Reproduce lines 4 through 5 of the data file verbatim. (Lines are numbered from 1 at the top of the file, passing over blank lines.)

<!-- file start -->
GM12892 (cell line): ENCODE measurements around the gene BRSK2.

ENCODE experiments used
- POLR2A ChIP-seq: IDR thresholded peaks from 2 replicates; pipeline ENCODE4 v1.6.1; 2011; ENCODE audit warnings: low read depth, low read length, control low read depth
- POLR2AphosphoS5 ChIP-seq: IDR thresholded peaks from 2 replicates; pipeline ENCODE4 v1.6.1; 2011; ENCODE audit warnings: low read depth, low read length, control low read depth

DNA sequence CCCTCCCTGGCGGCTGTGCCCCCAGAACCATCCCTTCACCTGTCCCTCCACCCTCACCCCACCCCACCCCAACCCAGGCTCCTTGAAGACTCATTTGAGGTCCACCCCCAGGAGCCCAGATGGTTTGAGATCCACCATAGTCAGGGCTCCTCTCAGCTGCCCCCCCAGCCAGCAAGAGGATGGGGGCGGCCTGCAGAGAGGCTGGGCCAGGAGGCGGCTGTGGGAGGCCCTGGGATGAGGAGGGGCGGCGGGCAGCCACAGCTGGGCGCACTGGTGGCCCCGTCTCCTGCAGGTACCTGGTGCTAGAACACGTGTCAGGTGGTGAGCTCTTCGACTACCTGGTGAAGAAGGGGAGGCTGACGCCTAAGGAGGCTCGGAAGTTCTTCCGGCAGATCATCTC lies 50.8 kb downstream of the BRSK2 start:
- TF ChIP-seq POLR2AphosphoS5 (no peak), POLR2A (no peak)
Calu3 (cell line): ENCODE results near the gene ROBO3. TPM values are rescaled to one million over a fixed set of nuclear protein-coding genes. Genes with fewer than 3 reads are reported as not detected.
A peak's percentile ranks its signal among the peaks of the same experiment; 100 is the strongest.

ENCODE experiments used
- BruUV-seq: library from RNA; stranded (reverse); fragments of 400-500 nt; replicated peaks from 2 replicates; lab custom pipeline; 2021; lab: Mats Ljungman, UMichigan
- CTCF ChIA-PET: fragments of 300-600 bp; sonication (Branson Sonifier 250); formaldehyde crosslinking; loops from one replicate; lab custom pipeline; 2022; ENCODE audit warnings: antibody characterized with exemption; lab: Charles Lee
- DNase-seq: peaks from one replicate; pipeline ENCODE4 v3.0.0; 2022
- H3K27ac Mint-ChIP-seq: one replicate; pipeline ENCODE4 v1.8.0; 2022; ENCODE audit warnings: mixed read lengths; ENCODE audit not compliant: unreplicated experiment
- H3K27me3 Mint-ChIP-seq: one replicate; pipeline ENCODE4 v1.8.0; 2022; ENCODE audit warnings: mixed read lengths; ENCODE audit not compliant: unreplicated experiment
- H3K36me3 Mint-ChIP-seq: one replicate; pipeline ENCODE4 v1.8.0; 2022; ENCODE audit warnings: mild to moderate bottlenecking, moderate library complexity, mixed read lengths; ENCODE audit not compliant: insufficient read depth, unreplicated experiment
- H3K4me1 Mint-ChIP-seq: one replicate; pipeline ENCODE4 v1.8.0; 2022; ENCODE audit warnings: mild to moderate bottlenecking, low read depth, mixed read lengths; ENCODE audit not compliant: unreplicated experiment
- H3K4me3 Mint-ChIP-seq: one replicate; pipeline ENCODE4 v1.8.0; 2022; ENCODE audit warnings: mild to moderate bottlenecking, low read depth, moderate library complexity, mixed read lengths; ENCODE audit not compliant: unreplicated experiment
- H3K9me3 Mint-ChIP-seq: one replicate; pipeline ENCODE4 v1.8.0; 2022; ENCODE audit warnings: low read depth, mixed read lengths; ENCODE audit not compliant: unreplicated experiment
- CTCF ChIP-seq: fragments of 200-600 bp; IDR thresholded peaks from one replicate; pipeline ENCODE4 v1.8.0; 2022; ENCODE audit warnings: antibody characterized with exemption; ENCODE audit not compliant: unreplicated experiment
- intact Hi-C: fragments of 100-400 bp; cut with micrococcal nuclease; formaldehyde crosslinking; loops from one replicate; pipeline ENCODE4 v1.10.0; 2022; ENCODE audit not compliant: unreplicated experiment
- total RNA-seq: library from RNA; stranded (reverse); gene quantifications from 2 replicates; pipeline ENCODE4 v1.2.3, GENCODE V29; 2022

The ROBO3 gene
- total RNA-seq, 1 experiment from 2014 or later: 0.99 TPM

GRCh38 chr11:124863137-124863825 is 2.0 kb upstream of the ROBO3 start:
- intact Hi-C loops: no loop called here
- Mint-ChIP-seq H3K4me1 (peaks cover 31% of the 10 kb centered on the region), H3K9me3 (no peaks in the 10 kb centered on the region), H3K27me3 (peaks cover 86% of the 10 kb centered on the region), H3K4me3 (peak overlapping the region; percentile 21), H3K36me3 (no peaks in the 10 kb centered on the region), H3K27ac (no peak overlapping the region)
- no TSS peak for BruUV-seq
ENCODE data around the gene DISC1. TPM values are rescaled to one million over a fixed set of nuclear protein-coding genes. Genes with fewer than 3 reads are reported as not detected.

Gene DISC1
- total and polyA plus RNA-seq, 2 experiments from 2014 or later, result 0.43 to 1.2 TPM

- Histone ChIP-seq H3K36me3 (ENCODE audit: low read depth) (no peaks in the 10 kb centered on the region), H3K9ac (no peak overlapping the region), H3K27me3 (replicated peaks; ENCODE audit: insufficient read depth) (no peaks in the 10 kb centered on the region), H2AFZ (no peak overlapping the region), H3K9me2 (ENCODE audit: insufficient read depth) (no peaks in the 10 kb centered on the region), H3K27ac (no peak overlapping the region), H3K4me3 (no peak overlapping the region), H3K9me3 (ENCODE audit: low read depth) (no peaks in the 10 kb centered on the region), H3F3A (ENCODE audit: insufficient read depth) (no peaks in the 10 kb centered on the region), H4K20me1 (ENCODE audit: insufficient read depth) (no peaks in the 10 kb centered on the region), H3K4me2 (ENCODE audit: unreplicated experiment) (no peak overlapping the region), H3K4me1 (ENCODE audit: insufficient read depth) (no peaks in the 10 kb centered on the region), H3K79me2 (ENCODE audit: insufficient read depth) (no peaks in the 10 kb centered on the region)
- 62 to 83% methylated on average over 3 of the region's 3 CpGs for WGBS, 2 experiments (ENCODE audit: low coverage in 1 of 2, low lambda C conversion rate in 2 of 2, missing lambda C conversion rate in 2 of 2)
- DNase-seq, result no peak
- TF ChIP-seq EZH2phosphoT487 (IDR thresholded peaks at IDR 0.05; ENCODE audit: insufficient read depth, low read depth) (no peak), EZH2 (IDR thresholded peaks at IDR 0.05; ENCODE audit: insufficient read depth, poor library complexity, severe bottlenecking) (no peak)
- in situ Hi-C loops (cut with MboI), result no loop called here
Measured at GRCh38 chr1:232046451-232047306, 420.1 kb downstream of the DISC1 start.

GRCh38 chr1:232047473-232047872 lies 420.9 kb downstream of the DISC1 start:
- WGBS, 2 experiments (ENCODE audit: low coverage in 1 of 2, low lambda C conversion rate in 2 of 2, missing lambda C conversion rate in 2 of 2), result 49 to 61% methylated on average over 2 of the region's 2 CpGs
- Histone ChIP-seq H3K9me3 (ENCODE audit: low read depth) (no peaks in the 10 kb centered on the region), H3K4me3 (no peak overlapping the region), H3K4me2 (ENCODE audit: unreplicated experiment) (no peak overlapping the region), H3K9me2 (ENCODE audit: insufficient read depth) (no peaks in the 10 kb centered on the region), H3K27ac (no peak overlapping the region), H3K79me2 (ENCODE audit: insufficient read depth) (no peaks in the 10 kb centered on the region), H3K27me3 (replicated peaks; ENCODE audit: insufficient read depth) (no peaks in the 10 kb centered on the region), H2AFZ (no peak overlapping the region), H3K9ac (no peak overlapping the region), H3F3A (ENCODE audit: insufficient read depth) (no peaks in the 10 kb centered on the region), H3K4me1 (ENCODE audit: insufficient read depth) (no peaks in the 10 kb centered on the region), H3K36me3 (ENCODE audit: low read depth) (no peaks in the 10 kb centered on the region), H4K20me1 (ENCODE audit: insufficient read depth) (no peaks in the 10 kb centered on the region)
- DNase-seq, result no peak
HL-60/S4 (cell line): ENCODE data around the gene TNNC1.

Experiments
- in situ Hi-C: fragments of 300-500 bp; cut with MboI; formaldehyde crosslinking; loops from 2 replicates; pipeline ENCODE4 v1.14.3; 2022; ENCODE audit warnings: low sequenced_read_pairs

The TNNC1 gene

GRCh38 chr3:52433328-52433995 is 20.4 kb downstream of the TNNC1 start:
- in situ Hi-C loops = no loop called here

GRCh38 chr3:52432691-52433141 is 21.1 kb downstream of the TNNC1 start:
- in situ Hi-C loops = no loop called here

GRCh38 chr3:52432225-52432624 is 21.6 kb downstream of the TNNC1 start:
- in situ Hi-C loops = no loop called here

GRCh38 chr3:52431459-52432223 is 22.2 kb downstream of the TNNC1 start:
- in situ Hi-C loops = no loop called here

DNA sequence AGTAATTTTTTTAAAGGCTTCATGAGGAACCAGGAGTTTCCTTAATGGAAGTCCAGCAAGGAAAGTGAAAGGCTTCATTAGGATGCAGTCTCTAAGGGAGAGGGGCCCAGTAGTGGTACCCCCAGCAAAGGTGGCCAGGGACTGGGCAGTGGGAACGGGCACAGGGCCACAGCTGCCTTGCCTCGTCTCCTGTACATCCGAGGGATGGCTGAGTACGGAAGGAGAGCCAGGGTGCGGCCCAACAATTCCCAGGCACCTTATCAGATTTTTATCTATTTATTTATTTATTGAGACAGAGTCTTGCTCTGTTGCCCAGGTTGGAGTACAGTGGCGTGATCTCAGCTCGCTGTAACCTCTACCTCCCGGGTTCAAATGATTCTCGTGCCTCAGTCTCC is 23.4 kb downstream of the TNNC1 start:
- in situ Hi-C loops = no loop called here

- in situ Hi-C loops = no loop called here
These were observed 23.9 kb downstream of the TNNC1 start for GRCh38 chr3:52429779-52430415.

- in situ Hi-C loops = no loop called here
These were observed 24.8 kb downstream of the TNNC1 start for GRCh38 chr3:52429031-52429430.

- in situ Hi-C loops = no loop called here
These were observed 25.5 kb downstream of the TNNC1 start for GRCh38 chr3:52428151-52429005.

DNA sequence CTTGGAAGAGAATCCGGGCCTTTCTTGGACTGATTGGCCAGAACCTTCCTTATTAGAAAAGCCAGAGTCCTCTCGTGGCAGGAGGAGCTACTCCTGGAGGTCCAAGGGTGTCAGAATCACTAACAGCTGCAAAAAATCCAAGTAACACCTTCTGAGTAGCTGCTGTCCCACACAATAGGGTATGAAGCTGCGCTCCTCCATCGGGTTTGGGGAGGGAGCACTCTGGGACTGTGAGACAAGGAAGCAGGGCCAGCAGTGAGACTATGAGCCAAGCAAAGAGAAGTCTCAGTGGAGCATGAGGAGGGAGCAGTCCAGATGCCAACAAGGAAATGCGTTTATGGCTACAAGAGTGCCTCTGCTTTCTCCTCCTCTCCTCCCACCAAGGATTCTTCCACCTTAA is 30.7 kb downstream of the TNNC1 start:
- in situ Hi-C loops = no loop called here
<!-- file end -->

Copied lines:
- POLR2AphosphoS5 ChIP-seq: IDR thresholded peaks from 2 replicates; pipeline ENCODE4 v1.6.1; 2011; ENCODE audit warnings: low read depth, low read length, control low read depth

DNA sequence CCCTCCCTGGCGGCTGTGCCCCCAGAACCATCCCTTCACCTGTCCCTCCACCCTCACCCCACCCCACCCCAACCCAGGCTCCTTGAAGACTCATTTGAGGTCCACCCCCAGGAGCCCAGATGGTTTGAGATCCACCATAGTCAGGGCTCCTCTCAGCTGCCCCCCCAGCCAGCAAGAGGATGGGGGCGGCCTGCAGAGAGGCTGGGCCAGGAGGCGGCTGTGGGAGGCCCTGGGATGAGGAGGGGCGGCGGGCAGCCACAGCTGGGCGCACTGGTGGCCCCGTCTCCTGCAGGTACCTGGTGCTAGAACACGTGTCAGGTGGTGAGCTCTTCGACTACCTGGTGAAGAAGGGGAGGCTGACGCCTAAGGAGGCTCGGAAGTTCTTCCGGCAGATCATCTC lies 50.8 kb downstream of the BRSK2 start: